Surprising Goal!

The author’s book isn’t about stopping the obsessions. In fact, Maisel encourages them! His idea is about harnessing all that brain power you’re using in a negative way and turning it into a positive brainstorm of ideas.

A productive obsession is an idea that you choose for good reasons and pursue with all your brain’s power. It might be an idea for a novel or the solution to a personal problem.

According to Maisel, the super focused productive obsession is the mind-set of the creative person. It sounds wonderful to me! I’ll be writing some more about this throughout the week, I think.

Tell Me I’m Not Alone

Do you have trouble focusing that prevents you from getting in the flow of your writing?hamster2 Do you ever have the above-mentioned “hamster wheel-itis”? I sure hope I’m not the only one! Maybe we can find an answer to it together!

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14. Weekend Gems

gemOver the weekend, I hope you’ll have time to check out some very helpful and thought-provoking blogs I read this week.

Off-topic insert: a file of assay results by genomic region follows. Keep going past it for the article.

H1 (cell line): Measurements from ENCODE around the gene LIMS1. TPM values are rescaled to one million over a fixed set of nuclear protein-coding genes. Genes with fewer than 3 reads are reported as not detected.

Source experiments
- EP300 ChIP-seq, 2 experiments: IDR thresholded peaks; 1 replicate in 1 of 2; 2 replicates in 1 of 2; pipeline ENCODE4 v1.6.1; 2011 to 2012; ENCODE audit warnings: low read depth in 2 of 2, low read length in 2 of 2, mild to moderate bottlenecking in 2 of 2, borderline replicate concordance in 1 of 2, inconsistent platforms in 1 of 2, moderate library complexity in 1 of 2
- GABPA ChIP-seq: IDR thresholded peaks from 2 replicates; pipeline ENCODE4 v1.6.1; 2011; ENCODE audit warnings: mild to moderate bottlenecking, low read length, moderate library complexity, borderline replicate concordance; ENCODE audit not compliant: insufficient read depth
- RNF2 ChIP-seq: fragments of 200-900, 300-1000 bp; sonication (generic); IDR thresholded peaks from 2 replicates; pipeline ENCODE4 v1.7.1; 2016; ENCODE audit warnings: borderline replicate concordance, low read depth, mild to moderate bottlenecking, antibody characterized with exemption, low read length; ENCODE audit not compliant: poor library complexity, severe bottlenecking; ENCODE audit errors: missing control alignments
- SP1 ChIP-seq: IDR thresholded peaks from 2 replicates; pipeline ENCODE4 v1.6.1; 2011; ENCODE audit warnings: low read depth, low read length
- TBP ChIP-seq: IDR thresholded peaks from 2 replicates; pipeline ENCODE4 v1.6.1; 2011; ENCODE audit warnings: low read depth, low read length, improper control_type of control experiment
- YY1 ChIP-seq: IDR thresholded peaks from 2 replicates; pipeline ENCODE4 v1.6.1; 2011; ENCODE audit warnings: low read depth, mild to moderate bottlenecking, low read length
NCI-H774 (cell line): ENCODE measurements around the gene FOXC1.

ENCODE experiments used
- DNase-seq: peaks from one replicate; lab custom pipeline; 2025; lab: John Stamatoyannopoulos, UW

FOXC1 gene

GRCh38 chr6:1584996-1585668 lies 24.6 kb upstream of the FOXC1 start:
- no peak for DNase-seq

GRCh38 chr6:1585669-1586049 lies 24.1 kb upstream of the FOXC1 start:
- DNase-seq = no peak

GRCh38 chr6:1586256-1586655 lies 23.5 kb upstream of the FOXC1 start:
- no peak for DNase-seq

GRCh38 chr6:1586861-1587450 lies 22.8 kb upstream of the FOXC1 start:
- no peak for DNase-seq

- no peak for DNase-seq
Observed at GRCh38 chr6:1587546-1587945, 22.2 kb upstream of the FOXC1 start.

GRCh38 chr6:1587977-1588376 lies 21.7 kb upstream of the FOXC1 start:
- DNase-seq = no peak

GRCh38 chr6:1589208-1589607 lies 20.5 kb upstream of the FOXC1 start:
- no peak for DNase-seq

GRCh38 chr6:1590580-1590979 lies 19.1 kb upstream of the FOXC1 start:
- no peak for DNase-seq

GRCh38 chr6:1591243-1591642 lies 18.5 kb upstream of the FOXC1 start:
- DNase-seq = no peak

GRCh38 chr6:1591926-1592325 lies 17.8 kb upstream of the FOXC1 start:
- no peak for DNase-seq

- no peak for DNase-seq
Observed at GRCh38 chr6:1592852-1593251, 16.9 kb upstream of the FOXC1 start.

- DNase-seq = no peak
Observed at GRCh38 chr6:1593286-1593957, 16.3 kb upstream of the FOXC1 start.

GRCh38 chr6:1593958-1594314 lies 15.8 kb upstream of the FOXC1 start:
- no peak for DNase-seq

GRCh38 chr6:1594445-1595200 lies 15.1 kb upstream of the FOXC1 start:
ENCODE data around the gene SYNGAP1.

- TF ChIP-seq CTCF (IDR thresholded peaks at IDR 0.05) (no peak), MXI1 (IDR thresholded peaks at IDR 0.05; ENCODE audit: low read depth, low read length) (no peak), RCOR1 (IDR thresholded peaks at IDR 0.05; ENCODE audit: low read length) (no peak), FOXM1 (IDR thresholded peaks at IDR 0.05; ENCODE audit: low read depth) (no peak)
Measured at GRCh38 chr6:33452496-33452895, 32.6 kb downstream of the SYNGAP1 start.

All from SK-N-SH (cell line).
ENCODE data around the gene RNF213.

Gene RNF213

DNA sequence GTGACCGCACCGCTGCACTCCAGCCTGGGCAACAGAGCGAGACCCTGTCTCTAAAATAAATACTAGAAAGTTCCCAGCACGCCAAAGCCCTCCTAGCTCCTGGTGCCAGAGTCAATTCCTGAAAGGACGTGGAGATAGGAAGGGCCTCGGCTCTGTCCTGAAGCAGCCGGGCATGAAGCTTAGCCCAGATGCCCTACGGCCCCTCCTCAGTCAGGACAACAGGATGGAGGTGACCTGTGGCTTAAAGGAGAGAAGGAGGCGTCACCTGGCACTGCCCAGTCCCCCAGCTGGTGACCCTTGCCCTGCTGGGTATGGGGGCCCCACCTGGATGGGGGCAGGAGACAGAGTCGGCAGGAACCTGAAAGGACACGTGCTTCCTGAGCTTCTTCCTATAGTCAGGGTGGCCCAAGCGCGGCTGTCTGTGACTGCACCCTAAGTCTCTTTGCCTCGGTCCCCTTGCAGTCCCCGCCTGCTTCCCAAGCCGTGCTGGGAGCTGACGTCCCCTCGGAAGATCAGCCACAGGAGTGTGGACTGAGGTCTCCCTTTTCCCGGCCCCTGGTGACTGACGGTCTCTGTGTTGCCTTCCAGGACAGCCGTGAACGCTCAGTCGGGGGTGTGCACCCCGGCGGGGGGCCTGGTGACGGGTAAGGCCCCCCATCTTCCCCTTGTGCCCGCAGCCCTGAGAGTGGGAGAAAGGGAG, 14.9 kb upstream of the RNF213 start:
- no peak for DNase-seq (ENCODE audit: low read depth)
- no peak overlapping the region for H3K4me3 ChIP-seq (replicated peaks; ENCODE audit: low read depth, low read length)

Kick back, relax, and enjoy these gems!

Gems of Wisdom

**Agent Wendy Lawton wrote a series called “Career Killers.” Full of wise advice! One post is on speed writing. Other “career killers” included impatienceplaying “around the edges,” sloppiness, and skipping the apprenticeship. If you avoid these mistakes in your career, you’ll be miles ahead of the average writer.

**Are you trying to combine babies with bylines? Try “Writing Between Diapers: Tips for Writer Moms” for some practical tips.

**Is your writing journey out of whack because you have unrealistic expections? See literary agent Rachelle Gardner’s post “Managing Expections.

**Critique groups are great, but you–the writer–must be your own best–and toughest–editor. See Victoria Strauss on “The Importance of Self-Editing.

**We’re told to set goals and be specific about what success means to us. Do you have trouble with that? You might find clarity with motivational speaker Craig Harper’s “Goals and Anti-Goals.

**And finish with Joe Konrath’s pithy statements in “A Writer’s Serenity Prayer.” You may want to print them out and tape them to your computer!